Check each block for focus

After you have identified the blocks, check to be sure they correspond to your statement of contents in the introduction. If the report is very brief, you can tell very quickly if you have focused on the essential information. In a longer report, check to be sure each block presents a single central idea. Follow this procedure:

  1. Compare the first sentence of the block with the last sentence of the block. They should both relate to a single central idea. For example, if your central idea for the first block is the time and place of a meeting, don't include anything in that block about the agenda for the meeting or how important it is. Focus only on the time and place in that block.

    A block may develop an idea by taking it from the central idea in the first sentence to a conclusion or extension in the last sentence. If so, examine the block to be sure the progression is clear. The reader must be able to follow the progression easily.

    If the first and last sentences do not describe the same central idea or you do not see a clear progression in thought so the last sentence is a conclusion of the progression, look into the block to see where the block went off track. You may need to reorganize the block or remove unrelated information.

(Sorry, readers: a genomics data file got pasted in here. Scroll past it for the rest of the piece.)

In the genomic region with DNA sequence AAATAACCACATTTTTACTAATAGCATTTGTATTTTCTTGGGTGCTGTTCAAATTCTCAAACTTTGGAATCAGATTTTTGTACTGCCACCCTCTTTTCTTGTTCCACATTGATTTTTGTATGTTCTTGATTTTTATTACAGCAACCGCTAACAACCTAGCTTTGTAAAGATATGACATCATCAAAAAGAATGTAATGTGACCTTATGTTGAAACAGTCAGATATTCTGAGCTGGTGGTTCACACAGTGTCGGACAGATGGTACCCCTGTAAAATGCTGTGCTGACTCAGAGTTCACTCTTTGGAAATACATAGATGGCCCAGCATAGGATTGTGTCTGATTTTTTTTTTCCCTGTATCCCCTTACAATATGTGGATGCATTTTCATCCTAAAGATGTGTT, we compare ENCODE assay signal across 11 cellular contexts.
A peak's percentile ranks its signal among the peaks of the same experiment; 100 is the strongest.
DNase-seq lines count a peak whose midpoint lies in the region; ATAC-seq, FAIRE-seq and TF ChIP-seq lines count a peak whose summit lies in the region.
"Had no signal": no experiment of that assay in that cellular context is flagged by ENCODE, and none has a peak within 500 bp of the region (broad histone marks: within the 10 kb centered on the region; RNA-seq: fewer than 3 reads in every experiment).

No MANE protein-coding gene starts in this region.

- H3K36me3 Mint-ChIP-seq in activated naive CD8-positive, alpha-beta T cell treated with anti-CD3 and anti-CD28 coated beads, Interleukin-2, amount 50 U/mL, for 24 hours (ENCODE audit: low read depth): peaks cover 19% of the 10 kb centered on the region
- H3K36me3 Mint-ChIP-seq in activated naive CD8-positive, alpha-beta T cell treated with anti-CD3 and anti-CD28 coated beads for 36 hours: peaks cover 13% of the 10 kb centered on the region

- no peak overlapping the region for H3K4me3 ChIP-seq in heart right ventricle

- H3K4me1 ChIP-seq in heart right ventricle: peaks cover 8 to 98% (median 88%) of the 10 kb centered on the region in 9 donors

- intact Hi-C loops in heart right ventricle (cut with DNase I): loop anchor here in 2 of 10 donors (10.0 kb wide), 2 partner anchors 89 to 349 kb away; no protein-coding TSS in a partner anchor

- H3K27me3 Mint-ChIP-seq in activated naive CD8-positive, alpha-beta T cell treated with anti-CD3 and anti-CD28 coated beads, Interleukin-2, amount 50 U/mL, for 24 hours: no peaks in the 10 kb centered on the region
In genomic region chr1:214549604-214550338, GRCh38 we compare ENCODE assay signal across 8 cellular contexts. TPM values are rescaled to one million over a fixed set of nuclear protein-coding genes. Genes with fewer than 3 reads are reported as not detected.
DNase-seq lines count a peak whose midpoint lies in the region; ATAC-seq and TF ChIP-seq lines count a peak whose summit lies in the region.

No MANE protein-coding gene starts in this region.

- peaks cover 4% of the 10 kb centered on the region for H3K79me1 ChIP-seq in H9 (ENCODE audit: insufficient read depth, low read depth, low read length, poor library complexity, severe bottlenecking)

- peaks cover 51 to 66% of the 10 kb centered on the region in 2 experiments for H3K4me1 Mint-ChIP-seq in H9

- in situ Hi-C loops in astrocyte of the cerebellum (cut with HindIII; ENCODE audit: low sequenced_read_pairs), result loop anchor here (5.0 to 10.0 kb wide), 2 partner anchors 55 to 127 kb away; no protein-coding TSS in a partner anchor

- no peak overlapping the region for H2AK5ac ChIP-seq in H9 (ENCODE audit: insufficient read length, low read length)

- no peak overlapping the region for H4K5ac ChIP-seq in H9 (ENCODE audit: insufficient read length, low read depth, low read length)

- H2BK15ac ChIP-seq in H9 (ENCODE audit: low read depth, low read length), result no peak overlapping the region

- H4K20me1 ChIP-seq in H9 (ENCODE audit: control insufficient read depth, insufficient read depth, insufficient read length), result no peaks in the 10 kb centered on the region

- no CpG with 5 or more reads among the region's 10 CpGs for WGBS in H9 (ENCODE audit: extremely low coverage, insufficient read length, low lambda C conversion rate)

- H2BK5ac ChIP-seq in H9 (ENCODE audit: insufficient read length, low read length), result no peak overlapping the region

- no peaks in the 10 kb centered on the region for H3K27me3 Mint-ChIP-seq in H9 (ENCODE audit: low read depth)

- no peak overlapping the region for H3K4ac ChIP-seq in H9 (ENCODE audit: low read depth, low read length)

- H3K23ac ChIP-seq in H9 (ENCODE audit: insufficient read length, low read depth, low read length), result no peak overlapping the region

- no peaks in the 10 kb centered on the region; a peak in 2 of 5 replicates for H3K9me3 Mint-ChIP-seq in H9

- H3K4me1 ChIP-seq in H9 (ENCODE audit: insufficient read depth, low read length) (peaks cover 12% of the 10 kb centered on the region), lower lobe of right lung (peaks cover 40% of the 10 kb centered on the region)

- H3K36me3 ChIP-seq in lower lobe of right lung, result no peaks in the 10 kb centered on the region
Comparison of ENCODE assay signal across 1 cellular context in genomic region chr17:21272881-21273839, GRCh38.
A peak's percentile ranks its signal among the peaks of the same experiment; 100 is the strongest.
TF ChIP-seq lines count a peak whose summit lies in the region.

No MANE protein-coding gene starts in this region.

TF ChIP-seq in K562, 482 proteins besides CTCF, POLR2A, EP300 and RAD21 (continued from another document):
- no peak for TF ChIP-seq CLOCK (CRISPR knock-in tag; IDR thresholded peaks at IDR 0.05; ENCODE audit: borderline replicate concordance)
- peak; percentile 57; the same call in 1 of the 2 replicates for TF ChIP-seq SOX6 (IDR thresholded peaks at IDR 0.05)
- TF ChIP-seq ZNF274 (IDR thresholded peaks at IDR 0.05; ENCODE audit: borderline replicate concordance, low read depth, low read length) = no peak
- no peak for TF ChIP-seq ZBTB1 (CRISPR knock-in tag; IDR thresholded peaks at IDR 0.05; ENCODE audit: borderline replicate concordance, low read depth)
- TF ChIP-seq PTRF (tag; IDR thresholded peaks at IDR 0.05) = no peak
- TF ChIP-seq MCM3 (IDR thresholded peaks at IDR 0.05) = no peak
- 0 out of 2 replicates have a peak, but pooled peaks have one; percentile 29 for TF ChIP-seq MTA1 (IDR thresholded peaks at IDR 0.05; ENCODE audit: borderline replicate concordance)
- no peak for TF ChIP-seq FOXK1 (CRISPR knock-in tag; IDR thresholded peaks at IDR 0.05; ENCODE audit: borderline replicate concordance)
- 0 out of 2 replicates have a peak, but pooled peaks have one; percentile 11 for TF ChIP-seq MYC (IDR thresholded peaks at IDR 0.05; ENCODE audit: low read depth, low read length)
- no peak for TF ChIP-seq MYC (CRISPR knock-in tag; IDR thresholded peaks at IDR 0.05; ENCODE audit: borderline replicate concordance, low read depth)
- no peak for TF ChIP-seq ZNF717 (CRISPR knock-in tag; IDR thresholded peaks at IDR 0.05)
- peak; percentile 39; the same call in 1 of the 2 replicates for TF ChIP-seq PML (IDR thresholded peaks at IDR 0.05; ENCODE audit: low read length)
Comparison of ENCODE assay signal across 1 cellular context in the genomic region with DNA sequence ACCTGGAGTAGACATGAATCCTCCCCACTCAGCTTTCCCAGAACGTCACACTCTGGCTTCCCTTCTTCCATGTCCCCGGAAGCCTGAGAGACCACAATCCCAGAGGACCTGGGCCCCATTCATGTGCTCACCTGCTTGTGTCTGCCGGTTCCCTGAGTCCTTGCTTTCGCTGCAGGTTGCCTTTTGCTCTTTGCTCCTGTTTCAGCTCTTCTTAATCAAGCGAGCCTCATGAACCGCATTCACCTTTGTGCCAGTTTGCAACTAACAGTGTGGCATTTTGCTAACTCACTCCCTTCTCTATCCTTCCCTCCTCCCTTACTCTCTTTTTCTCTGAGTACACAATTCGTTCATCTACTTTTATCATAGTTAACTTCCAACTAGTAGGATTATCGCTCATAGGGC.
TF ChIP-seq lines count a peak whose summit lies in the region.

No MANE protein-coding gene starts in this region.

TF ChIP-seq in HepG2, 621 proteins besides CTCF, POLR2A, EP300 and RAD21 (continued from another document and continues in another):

2. Finally, examine the progression of ideas in the block.
    1. Do you use same words for the central idea in the block that you used in the statement of contents?
    2. Do you use transition and order words such as "first," "the next step," and "finally" to establish relationships between central ideas and supporting details?
    3. Do any of the details introduce unrelated subjects?
    4. Is every detail necessary to clarify the central idea?
    5. Does the block contain sufficient detail for the reader to understand the subject presented in the statement of contents?

It is especially important to review the report for continuity. Every fact, statistic, and example within a block should relate to the central idea for that block. Every block should relate to the statement of contents in the introduction. The statement of contents should state your purpose clearly and explicitly. As you review, think about your original goals for writing the report. What, exactly, do you want your reader to know or do after reading your report? Have you included all the information the reader needs to accomplish the goals?



To see an example of a paragraph from a report that does not have focus and a revision that improves it, click on the "Example" button below. The information will appear in a new window. Close the new window when you're finished looking at the examples.



Notify your instructor.

Please fill in the information requested below so your instructor knows you have finished reading this section.

Your instructor's e‑mail address:

Your e‑mail address:

Your name:

If you have a question for the instructor, write your question below before you click on the "I have finished" button.